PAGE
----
With summer coming to an end, we decided to finish it off at my family’s cabin in North Carolina. We typically go every year with Thomas and Joel’s family. Last year we didn’t get to visit with Covid, but this year we did…and we had a special visitor along for the ride!
To say I was nervous about Annabelle’s first big trip would be the understatement of the century. I was most nervous about the 14 hour drive we would have to the house and back of course. I shouldn’t have stressed that though, because she rocked it! What I wasn’t prepared for was her complete refusal to breastfeed.
Leading up to the trip I had noticed that breastfeeding Annabelle wasn’t coming as easy as it once had. Just to be clear, breastfeeding in general is NOT easy. Annabelle was becoming more and more aware of her surroundings everyday and therefore becoming more and more distracted. Her nursing times were shorter, but I could also tell my supply wasn’t what it once was. Leading up to our trip, I occasionally found myself supplementing a nursing session with milk I had previously pumped.
On our way up, I could tell Annabelle was distracted while nursing, but who could blame her, everything was SO new. I figured in a day or two once she got into a groove, things would get back to “normal”. Heads up, I only brought about 15 oz of frozen milk with me in case things went south on our drive up! While I was hoping she’d get into a groove, she didn’t. Each session became more difficult, to the point that she was refusing my breast. This had never happened before. While I tried my best not to panic, my heart broke. Was she ready to wean? Was I not making enough for her? Was she missing our element and routines as much as I was? Not sure, but off to Walmart I went to buy formula and a manual hand pump because mama was starting to fill up.
My plan- pump as much as possible so that I could give her bottles of breast milk AND formula. Before heading to North Carolina we had tried a formula, solo, at home and Annabelle absolutely hated it. I’m talking she spit it out every single time I tried offering. This time around I picked a different formula and mixed it with some breast milk.
This was better, but Annabelle wasn’t thrilled. The only way she would down that bottle was when she was completely starved and didn’t really have a choice. This totally threw off our feeding schedules and had me all worried about her night sleep. Luckily, she would sleep through the night, but was waking up around 5:30 daily. This wasn’t good for my brain capacity in the slightest.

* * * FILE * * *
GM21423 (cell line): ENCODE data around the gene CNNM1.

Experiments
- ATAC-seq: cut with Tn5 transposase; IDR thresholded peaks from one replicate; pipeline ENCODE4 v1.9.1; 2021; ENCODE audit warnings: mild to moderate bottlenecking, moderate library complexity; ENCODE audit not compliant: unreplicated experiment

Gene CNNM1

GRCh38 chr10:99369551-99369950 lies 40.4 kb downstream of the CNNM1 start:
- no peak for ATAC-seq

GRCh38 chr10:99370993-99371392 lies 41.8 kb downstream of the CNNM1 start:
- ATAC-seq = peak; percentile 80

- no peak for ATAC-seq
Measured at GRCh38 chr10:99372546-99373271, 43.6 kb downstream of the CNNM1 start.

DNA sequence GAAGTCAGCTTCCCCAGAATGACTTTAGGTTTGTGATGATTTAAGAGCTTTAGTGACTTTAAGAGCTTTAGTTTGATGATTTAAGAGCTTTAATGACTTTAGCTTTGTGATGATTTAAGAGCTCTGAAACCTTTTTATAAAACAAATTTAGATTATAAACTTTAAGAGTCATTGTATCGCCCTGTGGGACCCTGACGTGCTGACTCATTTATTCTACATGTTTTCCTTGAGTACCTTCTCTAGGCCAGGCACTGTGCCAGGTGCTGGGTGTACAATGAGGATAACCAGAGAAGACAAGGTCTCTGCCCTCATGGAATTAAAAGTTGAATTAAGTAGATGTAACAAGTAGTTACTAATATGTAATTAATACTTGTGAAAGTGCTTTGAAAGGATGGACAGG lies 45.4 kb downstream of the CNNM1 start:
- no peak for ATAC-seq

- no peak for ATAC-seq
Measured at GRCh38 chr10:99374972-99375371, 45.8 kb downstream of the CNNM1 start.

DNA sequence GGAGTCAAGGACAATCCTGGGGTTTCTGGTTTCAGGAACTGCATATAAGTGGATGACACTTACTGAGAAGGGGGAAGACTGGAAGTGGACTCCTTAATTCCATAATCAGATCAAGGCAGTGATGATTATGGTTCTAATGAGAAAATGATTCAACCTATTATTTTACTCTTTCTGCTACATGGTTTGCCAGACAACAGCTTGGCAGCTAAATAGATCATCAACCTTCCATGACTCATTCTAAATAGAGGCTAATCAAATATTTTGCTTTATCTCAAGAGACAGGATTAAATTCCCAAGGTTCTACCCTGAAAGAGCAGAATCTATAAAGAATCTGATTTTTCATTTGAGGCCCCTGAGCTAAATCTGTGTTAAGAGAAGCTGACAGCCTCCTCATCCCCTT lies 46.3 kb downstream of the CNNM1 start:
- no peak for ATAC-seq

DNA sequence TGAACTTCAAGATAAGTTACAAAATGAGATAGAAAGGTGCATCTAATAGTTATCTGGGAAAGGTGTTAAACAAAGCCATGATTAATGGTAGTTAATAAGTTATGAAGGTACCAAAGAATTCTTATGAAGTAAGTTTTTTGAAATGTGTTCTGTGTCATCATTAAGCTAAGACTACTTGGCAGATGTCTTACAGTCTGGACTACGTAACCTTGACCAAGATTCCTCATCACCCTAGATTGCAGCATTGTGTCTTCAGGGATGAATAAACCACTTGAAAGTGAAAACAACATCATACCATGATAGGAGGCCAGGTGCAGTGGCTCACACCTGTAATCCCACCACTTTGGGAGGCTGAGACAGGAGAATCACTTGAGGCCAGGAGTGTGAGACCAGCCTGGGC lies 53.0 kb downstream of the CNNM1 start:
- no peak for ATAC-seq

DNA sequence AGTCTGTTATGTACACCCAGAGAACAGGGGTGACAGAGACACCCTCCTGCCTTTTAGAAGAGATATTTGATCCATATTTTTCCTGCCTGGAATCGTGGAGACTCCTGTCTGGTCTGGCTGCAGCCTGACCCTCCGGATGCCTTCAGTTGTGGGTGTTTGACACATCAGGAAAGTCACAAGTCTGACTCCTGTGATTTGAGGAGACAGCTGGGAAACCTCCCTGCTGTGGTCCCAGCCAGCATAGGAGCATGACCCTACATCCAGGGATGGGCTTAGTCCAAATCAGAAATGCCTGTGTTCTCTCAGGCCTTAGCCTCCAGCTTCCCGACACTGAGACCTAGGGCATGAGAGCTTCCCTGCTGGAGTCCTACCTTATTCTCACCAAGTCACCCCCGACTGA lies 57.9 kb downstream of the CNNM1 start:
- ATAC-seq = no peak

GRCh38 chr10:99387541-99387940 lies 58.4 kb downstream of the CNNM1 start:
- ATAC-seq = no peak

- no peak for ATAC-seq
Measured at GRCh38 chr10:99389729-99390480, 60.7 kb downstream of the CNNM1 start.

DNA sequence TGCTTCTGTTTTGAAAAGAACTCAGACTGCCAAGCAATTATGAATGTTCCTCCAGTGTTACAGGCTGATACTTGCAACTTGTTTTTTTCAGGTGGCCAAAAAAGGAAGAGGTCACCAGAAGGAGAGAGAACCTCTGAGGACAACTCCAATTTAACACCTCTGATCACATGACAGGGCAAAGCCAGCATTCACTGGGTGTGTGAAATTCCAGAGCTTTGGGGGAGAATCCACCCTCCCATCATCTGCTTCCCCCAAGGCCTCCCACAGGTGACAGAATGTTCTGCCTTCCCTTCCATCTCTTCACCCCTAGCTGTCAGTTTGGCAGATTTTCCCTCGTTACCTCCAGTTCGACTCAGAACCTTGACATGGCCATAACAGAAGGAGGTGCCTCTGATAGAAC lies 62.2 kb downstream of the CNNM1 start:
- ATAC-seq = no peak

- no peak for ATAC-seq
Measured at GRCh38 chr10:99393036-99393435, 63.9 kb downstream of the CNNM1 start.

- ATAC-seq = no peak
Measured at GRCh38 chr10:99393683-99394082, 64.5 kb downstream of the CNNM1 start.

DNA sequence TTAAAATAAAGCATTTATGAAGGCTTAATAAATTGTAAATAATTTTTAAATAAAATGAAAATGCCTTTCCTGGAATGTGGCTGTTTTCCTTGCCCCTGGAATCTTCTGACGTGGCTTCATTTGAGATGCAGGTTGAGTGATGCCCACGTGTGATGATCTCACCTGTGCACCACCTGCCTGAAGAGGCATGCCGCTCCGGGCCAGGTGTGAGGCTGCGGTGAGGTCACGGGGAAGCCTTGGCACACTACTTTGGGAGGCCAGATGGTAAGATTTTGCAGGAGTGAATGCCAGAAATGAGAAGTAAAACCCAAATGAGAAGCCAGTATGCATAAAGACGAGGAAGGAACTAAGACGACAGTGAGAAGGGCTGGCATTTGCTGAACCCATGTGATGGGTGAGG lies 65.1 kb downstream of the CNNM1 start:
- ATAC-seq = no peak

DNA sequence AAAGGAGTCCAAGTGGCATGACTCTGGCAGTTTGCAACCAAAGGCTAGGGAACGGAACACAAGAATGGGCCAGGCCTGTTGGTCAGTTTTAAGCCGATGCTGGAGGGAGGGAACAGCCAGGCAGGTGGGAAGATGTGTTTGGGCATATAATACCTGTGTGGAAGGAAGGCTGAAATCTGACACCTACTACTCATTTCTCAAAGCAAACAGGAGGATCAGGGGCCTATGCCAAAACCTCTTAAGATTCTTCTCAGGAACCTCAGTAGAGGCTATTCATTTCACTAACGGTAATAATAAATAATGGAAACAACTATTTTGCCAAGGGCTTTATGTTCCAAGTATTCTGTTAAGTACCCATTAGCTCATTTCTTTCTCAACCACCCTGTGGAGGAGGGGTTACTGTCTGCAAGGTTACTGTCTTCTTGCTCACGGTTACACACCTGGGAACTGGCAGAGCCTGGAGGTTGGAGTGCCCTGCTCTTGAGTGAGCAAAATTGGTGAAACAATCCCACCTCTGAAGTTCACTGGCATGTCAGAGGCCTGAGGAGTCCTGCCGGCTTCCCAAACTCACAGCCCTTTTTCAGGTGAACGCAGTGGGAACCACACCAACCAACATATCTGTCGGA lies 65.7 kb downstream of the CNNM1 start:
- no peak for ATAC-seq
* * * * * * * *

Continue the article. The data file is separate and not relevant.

You guys know how much I love my routine and things to be planned. I decided not to plan much for this trip and let Joel take the lead. That will never happen again, hah! So between the lack of routine, lack of planning, and lack of nursing, mama struggled and struggled hard.
Don’t let the faces above fool you. This was our last full day in North Carolina and I was absolutely miserable. I was physically and mentally drained. To the point that while we were at lunch, I became extremely light headed and needed to head back to the cabin, rest and let out a good cry.
After some research and chatting with a few mama friends, I realized weaning was taking its physical and emotional toll on me. I didn’t have the luxury of gradually weaning last week and my body felt it.
I wanted to bring light to this because when I started breastfeeding I immersed myself in reading almost everything I could and also worked with a lactation consultant. I wanted to be as prepared as possible, but what no one prepares you for is weaning.
Weaning looks different for everyone, there’s no one way to do it and sometimes you’re in situations like I was where you don’t have a choice. But the more I looked for information, especially on the plethora of breastfeeding social media accounts, the more disappointed I became when I just wasn’t finding information.
Quite frankly, the emotional toll it took on me in just a few short days was scary. Talking about it helped, it helped being reassured that this was normal, but still challenging.
I’m lucky that once I got home, Annabelle was less distracted and more into nursing. But I also did have to come to terms with the fact that my supply wasn’t what it used to be and if I wanted Sprinkle Baby to sleep through the night, she was going to need a bottle.
So, I’ve started the weaning process. We’re tapping into the frozen milk and my emotions are running high. I wanted to breastfeed until she was one and then start tapping into my frozen milk, but we’re on a different ride now! Side note, I can’t tell you how many ounces of milk I’ve wasted thinking she wants more and then she refuses. Why do I bring it up, because wasting any drop of pumped milk stabs me right in the heart. Countless hours and late nights pumping to build up a freezer stash while baby girl was fast asleep. I’ve said it once and I’ll say it again, whoever said “don’t cry over spilt milk” has clearly never pumped before.
While I’m sad this part of the ride is coming to an end, I’m grateful that we’re back home and this isn’t something we need to stop cold turkey. I was lucky in that I wasn’t getting engorged, but I think at this point I would have preferred that over the mental load this all brought on. Being home and nursing again, within two days I noticed such a shift in my mood and overall how I felt physically.
Just gotta keep thinking, I’ve been lucky to have all this time with you my Sprinkle Baby!